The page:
Horse prevention:  Examine your horse on a daily basis; remove nymphs and adults immediately. Remember it takes at least 24 hours of attachment to transmit the disease.  Be sure to check the neck, base of the mane, under the tail and the ears.  If you see a tick, remove it by grabbing it as close to the skin as possible with fine tweezers.  Pull straight up slow and steady.  You can then put the tick in a sealed container (no alcohol) for testing.  Once the tick is removed apply alcohol or antibiotic ointment to the site.

Try to keep clear of tick-infested area.  If not possible, use insect repellent with permethrins in spring, summer and fall– although none are approved for use on horses.  As horses sweat, just like us humans, whatever we spray on them topically with dilute and ultimately become inactive.  There are now permethrin wipes made for dog use that can be used for horses.  We recommend using them before venturing into tick infected areas by wiping each leg, the main and tail once an hour while in the area.

Clean up leaf/brush piles in our yard, your paddocks, and on your farm.  These are great areas for the white-footed mouse to live and continue to cycle of Lyme disease on your property.  Mow your fields to again minimize the number of mice and also to minimize the vegetation ticks like to climb on.  It is also recommended to use wood chips or gravel between lawns and wooded areas to restrict tick migration into your grass paddocks or yards.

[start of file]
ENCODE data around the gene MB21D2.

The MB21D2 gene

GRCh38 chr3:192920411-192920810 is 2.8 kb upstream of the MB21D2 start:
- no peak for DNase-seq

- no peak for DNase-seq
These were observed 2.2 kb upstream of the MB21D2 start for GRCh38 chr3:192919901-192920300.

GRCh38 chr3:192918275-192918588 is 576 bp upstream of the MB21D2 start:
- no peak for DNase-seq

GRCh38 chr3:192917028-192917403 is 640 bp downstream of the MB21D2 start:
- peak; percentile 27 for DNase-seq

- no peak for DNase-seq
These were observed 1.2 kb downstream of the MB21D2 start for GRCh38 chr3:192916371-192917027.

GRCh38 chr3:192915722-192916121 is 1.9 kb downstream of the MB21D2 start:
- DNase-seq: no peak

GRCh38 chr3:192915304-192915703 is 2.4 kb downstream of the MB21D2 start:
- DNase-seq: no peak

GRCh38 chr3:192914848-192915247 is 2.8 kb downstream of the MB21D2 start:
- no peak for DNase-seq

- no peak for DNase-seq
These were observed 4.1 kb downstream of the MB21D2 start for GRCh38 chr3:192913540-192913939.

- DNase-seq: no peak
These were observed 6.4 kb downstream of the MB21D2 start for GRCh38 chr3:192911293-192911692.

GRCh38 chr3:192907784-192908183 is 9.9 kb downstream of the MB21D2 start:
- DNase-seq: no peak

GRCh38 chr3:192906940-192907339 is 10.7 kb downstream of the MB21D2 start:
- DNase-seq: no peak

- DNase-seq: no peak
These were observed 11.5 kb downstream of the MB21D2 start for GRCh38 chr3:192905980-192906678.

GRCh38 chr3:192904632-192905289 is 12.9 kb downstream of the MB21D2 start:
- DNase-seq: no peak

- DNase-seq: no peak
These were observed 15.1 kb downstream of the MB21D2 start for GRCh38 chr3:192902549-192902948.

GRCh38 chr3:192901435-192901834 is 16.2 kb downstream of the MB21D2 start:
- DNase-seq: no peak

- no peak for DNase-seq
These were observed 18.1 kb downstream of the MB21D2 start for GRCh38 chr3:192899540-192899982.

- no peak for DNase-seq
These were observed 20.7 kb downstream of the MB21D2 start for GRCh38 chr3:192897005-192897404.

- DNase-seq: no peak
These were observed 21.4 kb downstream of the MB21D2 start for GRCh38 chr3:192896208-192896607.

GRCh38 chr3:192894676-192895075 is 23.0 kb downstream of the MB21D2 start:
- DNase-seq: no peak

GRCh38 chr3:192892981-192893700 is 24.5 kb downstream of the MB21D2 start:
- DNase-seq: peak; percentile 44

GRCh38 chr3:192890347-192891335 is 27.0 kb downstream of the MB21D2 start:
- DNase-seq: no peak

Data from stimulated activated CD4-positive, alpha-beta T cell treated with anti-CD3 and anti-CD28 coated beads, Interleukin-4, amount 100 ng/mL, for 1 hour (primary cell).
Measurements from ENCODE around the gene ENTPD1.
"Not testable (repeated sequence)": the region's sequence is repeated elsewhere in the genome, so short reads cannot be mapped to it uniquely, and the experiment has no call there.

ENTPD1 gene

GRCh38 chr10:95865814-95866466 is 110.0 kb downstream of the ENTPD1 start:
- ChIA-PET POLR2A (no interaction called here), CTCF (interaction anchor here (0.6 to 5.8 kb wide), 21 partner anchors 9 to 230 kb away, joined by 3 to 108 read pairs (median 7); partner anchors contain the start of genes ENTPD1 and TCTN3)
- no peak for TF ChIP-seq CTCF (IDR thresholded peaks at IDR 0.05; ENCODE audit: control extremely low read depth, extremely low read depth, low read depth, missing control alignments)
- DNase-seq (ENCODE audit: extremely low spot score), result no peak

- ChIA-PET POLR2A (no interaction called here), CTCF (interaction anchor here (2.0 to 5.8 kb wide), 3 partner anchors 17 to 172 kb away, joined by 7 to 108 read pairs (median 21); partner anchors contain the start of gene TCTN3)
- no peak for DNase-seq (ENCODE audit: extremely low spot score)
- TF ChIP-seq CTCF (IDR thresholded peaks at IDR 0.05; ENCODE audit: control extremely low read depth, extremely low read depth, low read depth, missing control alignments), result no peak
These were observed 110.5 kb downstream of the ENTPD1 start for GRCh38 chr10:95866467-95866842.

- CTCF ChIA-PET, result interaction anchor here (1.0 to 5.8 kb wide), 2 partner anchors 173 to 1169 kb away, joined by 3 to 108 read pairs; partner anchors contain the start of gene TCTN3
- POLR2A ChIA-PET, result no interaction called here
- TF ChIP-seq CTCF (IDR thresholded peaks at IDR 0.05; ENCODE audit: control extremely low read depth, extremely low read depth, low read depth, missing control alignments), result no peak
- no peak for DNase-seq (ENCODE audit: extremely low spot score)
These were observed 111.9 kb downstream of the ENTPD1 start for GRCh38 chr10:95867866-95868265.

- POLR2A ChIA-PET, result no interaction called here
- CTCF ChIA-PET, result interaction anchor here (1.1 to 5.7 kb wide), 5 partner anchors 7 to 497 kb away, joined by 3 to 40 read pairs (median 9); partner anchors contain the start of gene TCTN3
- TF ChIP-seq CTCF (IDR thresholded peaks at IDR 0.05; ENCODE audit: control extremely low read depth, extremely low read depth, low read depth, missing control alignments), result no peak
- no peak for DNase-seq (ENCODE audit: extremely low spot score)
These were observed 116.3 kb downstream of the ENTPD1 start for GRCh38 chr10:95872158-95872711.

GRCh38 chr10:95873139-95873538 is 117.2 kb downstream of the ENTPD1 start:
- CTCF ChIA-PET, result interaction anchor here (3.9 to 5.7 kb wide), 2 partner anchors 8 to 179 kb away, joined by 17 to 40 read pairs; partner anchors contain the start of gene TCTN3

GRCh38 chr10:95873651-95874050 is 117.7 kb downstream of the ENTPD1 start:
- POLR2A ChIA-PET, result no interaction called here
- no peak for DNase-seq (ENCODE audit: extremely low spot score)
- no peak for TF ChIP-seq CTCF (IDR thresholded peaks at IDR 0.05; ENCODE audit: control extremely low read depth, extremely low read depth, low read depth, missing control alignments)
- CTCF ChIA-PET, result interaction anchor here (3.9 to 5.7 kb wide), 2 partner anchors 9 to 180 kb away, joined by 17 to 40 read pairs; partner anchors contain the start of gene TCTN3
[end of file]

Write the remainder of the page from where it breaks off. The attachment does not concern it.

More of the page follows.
Stack wood in dry areas where ticks are less likely to enjoy a safe haven.  As we stated earlier, deer serve to spread the ticks wherever they go.  Do not feed deer on your property and, if you need to, plant deer resistant plants to inhibit them from approaching too close.

You can also purchase or construct bait boxes to treat wild rodents with an acaracide (kills ticks).  These are available for home use in some feed supply stores or you can make them by placing treated cotton balls inside old paper towel or toilet paper rolls.  Treat the cotton balls with permethrins in order to have the rodents take the cotton balls back to their homes where they will make them part of the bedding and continuously rub up against them removing any ticks.  This can help reduce ticks by more than 50%.

By protecting your pets to help to protect yourself and your horse.